This summer archaeologists teamed up with volunteers and a group of injured military veterans to excavate a portion of Barrow Clump on Salisbury Plain, an archaeological site in southwestern England. They uncovered a burial ground dating to the 6th century AD.
The site, which is currently a military training site, has a history dating back to the Early Bronze Age. Since digging began last year, over 80 burials have been discovered, as well as the remains of jewellery, decorated pottery and weapons.
Defence Infrastructure Organisation (DIO) archaeologists, Wessex Archaeology and local volunteers all took part in the archaeological research. They were joined by volunteers from the Operation Nightingale programme which uses archaeology to aid in the recovery of soldiers who are sick, wounded or were injured on operations in Afghanistan.
Military veterans working on the dig are supported by Breaking Ground Heritage, a charity assisting veterans to learn more about archaeology and heritage with the aim of helping them to learn new skills as part of their recovery. Several are now studying the subject at University with others working as professionals in this area.
Richard Osgood, Senior Archaeologist from the Defence Infrastructure Organisation said, “I’m amazed at the artefacts that have been uncovered from our previous excavations and without the help of injured, sick and wounded soldiers and local volunteers we wouldn’t have uncovered the Anglo-Saxon burial. I look forward to uncovering the track and its findings.”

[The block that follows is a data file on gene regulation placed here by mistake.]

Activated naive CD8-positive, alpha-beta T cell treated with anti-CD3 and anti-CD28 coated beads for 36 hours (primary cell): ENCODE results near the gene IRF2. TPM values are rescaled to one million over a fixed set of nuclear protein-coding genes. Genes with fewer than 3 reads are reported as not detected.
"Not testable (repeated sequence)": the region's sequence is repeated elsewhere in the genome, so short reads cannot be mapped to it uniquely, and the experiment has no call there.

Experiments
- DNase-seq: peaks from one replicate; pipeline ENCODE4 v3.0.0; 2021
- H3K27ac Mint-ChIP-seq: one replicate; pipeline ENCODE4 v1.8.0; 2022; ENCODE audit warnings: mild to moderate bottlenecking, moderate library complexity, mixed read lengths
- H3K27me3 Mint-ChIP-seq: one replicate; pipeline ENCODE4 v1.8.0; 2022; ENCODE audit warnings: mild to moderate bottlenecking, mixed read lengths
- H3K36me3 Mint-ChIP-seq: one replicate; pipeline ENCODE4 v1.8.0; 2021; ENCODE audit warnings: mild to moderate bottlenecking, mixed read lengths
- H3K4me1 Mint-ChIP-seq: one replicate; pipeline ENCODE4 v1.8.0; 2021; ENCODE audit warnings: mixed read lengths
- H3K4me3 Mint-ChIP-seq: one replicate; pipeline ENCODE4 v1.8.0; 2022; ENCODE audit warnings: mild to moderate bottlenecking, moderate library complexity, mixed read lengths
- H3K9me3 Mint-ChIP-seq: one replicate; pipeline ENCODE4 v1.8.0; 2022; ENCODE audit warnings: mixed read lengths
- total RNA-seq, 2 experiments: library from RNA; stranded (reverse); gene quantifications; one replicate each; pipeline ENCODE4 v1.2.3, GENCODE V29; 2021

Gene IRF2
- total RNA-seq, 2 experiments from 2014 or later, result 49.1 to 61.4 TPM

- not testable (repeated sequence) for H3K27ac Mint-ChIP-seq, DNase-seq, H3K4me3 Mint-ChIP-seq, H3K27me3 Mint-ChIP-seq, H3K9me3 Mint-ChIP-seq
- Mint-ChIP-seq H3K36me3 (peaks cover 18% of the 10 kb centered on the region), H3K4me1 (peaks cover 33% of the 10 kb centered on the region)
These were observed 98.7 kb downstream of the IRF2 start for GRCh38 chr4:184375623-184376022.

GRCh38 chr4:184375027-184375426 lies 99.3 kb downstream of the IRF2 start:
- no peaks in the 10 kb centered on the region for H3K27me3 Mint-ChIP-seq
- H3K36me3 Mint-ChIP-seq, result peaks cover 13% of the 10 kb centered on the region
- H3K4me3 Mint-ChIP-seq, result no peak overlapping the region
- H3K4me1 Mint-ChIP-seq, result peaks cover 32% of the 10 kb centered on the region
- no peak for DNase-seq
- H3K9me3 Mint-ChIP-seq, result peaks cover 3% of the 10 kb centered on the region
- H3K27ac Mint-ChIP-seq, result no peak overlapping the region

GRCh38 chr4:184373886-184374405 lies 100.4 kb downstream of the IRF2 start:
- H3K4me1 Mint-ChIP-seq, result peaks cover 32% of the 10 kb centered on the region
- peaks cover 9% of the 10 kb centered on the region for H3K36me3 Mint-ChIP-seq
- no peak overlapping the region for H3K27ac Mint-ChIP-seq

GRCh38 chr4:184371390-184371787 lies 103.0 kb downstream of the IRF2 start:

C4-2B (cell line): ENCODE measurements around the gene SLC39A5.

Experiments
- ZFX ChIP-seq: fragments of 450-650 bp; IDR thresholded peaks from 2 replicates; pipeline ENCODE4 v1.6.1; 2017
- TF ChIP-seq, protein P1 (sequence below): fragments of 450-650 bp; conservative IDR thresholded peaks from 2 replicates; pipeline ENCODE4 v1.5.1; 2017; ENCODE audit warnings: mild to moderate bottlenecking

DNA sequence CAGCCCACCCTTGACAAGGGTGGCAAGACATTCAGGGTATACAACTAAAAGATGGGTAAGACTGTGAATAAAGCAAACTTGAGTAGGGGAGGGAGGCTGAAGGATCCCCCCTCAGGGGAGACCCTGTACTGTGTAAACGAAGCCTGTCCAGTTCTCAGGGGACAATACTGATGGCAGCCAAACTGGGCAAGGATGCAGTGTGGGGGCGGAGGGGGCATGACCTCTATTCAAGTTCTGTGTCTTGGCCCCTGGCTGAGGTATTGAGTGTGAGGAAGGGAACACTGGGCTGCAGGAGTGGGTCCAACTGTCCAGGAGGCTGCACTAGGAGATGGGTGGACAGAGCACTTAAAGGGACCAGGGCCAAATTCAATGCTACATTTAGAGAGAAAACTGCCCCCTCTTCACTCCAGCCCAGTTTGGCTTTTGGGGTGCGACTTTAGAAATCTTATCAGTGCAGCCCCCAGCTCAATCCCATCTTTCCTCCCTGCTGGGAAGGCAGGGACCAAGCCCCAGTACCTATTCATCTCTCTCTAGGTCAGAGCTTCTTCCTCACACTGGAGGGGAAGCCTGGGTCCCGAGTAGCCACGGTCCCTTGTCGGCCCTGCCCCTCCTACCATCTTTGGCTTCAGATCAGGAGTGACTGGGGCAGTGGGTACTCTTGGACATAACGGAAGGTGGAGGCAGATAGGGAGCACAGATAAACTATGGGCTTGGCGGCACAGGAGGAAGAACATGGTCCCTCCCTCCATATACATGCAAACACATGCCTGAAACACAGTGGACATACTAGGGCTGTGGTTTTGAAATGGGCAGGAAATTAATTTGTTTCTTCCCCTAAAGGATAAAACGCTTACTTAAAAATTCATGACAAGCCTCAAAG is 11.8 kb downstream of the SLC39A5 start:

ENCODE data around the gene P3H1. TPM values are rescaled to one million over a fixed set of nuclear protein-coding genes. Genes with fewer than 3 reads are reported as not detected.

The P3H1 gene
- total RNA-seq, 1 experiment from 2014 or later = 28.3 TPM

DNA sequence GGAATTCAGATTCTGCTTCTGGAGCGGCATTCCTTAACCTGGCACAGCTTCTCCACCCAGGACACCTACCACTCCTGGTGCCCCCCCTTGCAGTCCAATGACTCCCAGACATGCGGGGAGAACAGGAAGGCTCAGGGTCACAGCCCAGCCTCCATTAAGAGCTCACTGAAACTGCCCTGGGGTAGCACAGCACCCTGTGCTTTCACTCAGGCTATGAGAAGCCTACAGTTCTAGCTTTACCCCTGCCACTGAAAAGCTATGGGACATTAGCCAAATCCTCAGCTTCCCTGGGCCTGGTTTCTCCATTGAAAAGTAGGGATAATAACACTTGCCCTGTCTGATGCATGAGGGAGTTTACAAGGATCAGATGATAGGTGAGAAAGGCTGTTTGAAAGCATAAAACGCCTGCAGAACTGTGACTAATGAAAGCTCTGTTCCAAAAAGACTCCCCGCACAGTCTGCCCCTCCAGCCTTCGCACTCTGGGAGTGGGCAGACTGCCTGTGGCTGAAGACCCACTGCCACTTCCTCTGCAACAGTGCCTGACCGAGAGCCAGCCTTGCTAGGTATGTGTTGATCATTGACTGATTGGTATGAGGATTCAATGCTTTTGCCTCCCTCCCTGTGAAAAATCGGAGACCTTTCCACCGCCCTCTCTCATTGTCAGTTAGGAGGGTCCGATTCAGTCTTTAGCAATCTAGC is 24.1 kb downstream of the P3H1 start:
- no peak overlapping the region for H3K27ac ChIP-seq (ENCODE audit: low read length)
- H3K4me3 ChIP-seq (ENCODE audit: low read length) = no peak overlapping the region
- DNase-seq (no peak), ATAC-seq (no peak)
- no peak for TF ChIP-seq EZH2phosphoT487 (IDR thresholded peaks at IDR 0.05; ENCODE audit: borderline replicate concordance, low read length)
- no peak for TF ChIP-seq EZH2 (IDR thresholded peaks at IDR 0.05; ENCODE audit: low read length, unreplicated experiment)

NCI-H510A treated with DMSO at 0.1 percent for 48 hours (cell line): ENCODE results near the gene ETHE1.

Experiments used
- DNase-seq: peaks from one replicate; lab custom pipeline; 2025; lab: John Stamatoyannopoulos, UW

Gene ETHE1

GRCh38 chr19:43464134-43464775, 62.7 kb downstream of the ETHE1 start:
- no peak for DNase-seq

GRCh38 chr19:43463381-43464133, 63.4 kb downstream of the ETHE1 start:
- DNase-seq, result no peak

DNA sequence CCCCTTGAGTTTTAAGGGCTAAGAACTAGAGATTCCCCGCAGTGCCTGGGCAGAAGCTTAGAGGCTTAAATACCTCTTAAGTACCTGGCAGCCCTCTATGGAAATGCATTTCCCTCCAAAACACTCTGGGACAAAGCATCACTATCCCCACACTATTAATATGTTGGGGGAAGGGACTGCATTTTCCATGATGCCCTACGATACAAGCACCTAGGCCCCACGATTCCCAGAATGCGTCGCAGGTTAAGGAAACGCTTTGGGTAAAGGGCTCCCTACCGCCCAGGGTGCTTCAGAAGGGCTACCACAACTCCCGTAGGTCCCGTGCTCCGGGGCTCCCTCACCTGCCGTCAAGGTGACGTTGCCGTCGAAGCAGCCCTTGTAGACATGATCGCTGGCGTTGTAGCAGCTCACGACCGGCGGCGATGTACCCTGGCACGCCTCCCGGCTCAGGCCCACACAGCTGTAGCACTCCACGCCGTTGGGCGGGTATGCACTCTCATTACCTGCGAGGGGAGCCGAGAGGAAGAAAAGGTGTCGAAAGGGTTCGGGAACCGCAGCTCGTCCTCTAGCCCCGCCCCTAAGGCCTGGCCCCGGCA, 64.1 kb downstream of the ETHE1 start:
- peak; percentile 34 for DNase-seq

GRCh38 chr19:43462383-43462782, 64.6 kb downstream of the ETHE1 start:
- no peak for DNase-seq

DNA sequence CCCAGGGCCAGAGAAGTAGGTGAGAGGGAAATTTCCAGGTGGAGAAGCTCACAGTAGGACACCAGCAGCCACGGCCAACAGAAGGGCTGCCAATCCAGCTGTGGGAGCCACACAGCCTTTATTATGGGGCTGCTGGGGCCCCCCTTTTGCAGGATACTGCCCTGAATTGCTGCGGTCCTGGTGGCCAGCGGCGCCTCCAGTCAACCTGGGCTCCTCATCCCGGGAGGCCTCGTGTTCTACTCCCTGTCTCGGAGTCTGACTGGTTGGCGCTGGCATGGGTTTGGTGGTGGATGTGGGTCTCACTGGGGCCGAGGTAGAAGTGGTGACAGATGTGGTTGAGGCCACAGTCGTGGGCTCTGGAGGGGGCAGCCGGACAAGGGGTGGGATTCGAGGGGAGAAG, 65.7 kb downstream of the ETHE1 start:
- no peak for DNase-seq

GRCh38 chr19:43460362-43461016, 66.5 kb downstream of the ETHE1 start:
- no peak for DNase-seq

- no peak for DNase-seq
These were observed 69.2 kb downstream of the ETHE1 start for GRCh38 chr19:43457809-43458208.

Operation Nightingale was first established in 2011. Richard Bennett, Project Director at Breaking Ground Heritage, added “We work closely with DIO to provide injured soldiers and veterans with the placements they need to take part in archaeological investigations on the Ministry of Defence estate.
“The project has helped to improve the welfare of all those involved. Thank you to everyone who has took part in this project, they have all been valuable to the programme’s results.”
The data derived from this excavation will be used to inform the careful heritage management of Salisbury Plain. The discoveries unearthed during this excavation will be laid to rest in the Wiltshire Devizies Museum, along with a monograph on the fieldwork at the end of 2018.